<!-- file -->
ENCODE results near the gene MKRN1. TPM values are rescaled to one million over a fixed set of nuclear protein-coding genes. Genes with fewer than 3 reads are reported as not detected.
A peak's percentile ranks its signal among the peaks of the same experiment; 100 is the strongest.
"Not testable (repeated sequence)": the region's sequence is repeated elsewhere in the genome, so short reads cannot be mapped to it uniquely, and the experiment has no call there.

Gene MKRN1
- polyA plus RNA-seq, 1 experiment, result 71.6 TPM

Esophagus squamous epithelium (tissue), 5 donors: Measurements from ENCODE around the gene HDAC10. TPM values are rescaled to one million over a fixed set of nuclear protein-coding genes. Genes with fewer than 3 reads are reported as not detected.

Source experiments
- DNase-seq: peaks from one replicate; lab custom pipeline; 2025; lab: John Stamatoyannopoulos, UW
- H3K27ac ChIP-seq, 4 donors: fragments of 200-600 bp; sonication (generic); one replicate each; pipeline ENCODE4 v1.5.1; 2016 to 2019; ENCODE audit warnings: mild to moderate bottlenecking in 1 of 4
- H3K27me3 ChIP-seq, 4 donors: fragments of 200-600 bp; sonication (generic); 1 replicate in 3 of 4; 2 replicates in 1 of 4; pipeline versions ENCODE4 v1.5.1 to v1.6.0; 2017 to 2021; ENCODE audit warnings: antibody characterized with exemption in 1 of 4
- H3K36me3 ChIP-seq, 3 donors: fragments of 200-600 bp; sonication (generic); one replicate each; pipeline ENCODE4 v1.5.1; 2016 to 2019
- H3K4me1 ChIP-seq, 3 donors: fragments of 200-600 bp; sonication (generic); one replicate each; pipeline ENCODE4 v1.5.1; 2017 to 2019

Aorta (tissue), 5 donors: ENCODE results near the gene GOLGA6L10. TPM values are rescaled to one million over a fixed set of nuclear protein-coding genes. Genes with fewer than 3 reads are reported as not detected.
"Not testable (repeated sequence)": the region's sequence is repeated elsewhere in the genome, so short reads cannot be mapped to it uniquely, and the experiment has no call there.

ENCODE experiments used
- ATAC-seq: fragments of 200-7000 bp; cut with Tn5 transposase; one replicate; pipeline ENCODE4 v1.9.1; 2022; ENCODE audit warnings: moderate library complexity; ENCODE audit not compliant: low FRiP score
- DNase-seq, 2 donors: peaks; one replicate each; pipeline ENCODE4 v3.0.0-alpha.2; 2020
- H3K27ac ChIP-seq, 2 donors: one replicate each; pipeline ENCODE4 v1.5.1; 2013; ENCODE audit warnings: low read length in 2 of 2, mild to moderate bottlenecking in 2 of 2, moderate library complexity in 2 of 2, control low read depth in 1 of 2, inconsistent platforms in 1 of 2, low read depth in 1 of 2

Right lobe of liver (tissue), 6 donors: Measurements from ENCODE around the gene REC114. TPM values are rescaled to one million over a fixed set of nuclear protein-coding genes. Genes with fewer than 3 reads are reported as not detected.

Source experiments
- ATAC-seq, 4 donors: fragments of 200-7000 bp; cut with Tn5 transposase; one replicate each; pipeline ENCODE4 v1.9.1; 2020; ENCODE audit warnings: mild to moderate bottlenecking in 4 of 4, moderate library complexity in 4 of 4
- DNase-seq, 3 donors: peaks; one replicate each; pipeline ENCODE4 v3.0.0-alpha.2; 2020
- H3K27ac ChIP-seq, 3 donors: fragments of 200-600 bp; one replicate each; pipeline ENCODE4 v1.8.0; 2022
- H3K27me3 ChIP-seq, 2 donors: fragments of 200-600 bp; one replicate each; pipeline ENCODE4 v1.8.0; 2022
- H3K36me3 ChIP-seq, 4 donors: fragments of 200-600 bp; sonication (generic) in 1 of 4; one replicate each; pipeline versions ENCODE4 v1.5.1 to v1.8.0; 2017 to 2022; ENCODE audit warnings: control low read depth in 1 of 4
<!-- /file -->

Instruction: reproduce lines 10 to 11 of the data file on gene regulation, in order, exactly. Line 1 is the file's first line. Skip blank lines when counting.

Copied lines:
- H3K27me3 ChIP-seq, 4 donors: fragments of 200-600 bp; sonication (generic); 1 replicate in 3 of 4; 2 replicates in 1 of 4; pipeline versions ENCODE4 v1.5.1 to v1.6.0; 2017 to 2021; ENCODE audit warnings: antibody characterized with exemption in 1 of 4
- H3K36me3 ChIP-seq, 3 donors: fragments of 200-600 bp; sonication (generic); one replicate each; pipeline ENCODE4 v1.5.1; 2016 to 2019